Author: Karl Schroeder (official web site). Schroeder is a physicist by training, an author of more than half a dozen science fiction titles and a professional futurist/consultant.
ISBN: 0-312-87197-X (note that the full text of Ventus may be downloaded from the author's site in formats compatible with a number of e-reader devices; see this page for more information)
Genre: Science Fiction (Hard SF)
Copyright: 2000, Tor, New York
Length: 477 pages
Summary: In exploring his theme of man's intelligence versus machine intelligence, Schroeder provides us with a set of characters who before the ending of the novel will reveal themselves to actually be a range of beings some of whom are fully human, others part-human-part-machine and finally others who are fully machine. We first meet Jordan, a youth who is ripped away from his home and family when he goes in pursuit of a runaway sister. Calandria May is a woman who has a mission to complete on Ventus, a planet she doesn't find to be particularly congenial or welcoming., and it is she who spirits Jordan away to join her in an assassination plot impacting on a war that threatens to engulf this planet. One meets the character Armiger when he is lying dead in his tomb with a grave robber about to sack the place for whatever may be of value. Later the reader encounters Queen Galas, both goddess and monarch to her people. These inhabitants of Ventus live uneasily between the tyranny of the Winds who maintain control over Ventus and the social constructs that humans have created in order to survive on this planet. Before Jordan, Armiger and Galas and the other significant players (Axel, Megan, General Lavin, Marya, Enneas, Ka) have assembled for the last battle, each will have traveled across the planet and into space in the interests of protecting and sustaining civilization as they understand it.
The story is told in tensions between male and female, human initiative and programmed hardware, agrarian world and technological environment. This is a science-fiction reworking of the Frankenstein tale -- what happens when man creates a machine that is smarter and stronger than humankind? What can be done when that machine must be turned off but there is no record of how that might be accomplished, when there is no clear understanding of the nature of the original programming that drives the machine? There are hints of the fantastical technologies found in Isaac Asimov's and Ray Bradbury's short stories of the 1950's, but Schroeder examines our interactions with tools and technologies in the harsh light of artificial intelligence and nanotechnology as we understood them in the year 2000.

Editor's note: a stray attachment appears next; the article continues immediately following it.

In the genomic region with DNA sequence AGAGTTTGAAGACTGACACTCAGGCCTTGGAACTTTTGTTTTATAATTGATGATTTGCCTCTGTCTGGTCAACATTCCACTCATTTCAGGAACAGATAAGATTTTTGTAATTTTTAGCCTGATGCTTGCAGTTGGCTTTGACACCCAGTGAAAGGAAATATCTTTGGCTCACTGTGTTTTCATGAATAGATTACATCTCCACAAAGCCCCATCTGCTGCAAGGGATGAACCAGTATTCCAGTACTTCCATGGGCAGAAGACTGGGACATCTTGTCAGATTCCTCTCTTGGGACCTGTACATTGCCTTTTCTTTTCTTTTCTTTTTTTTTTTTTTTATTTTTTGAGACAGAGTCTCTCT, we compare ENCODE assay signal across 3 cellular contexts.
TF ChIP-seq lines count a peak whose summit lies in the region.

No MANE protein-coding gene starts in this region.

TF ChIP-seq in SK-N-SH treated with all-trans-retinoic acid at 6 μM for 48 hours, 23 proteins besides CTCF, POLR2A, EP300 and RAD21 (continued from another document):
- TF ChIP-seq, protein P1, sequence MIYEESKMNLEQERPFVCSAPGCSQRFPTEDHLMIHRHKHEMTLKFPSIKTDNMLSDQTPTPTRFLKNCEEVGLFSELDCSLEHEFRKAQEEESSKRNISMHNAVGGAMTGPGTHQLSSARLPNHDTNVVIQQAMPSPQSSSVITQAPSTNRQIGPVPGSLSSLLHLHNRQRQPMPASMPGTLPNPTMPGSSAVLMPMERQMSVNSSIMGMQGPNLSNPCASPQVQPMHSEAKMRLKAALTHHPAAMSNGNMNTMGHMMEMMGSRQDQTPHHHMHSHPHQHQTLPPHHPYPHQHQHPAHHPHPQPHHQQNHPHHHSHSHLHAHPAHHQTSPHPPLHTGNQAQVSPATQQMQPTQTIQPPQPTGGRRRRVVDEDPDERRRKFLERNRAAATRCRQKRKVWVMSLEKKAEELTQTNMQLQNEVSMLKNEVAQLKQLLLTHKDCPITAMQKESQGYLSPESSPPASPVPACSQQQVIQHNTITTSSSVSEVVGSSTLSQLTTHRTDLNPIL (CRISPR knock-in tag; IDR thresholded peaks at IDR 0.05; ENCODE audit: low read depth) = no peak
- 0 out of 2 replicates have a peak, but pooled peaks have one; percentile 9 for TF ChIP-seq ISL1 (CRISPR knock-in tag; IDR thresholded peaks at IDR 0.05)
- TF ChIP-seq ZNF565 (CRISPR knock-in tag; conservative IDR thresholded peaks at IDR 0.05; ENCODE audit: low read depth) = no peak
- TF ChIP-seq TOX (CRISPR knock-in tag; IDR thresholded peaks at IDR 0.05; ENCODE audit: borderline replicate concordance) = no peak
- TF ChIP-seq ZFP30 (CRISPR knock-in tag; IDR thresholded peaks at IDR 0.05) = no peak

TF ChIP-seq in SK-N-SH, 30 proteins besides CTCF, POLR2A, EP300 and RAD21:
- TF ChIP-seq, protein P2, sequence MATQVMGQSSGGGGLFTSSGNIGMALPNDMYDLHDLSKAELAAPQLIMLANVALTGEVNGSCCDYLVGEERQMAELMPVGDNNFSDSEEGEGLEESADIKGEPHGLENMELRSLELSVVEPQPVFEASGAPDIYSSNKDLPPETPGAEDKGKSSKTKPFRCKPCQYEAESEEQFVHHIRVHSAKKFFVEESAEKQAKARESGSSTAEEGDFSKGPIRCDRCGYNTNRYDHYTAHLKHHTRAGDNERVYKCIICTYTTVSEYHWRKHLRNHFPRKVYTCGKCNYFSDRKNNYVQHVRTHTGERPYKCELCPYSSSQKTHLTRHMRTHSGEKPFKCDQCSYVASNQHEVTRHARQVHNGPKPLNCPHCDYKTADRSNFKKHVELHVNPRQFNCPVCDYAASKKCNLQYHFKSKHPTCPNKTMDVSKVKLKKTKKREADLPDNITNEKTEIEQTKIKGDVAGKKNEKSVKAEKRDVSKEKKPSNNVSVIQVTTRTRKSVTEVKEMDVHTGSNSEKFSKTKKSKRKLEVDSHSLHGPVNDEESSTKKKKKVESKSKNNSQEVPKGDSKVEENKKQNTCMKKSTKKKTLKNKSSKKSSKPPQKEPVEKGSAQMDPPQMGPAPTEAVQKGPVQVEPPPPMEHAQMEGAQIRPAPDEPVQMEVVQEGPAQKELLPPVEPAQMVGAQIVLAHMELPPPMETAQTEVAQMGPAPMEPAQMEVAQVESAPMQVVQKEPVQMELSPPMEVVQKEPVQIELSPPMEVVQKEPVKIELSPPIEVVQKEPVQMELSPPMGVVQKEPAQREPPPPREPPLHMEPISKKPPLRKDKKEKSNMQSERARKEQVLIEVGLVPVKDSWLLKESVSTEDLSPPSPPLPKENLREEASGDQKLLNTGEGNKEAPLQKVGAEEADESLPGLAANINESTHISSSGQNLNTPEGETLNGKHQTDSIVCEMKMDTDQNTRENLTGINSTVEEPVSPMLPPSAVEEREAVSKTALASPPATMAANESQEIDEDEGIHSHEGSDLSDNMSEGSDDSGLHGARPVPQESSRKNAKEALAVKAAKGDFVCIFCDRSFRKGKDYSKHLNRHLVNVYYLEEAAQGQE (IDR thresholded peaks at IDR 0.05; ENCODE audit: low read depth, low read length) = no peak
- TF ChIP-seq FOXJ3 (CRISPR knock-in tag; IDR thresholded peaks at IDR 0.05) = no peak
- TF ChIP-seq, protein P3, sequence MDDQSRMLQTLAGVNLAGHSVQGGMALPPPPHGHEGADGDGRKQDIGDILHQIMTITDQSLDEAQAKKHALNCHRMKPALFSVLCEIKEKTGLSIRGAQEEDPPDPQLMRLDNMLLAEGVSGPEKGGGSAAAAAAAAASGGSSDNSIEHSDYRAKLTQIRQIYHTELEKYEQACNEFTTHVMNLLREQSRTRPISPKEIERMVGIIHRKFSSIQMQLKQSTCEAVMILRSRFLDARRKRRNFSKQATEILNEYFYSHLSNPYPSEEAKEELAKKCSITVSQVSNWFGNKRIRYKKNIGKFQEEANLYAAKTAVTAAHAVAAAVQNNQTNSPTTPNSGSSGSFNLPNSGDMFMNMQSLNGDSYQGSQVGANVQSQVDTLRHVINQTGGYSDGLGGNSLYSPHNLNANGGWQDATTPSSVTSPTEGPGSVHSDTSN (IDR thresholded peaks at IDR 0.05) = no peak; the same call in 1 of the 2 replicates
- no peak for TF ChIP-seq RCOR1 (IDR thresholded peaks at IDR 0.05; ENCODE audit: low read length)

Extract: One image that I tapped seemed to stagger as it stopped. I tapped it again and it jittered in place. I touched my finger to the wall and slowly drew it along. To my amazement, the pictograph followed....Soon I had ten or so of the things lined up in front of me. The rest were were still whirling around, but they were less fearsome now that I knew I could control them....I immediately made another discovery. If two or more images overlapped, they would both flash for a few seconds, then disappear, replaced by new ones. These new images were the reply of the desal. (page 221)
Also Relevant: Vernor Vinge addressed an audience of information professionals at ALA Midwinter this month and suggested that this novel along with Canticle for Liebowitz were the science fiction they needed to read in order to prepare for the future. As per his notes found here, he sees the theme of Ventus as being a discussion on the nature of extreme distributed computing. His talk was entitled "Guardians of the Past, Enablers of the Future" and focused on how important the preservation of the human record is at both a local level (as represented by the way in which the inhabitants of Ventus have fallen back in their use of technology) and at a far higher level (grasping Ventus' role in the wider space-traveling universe known as the Archipelago). The cover art shown above represents Queen Galas, but might just as easily have been a futuristic image of a librarian. Having learned through Twitter of Vinge's recommendation, I went out and found this book in both print and ebook forms and tried to race through it as quickly as I could.
That was a mistake. Ventus is a novel best read slowly, taking in every paragraph, as there is significance in every scene in the early chapters describing each individual character and their interactions. The pacing is slow in the beginning but in the middle third of the text, the action speeds up dramatically. You need to understand Armiger's rising from his tomb just as you need to absorb the nature of Calandria May's space ship and the uninhabited mansions of Ventus. This is not science fiction to be read through lightly, but rather to be ingested and considered. I thoroughly enjoyed it and recognize its creative fuel for re-thinking the role of libraries and archives in the future.
Bonus Link: Science fiction author Cory Doctorow blogs about Karl Schroeder's work (Feb 2006 -- note link to podcast interview there)
Sunday, January 23, 2011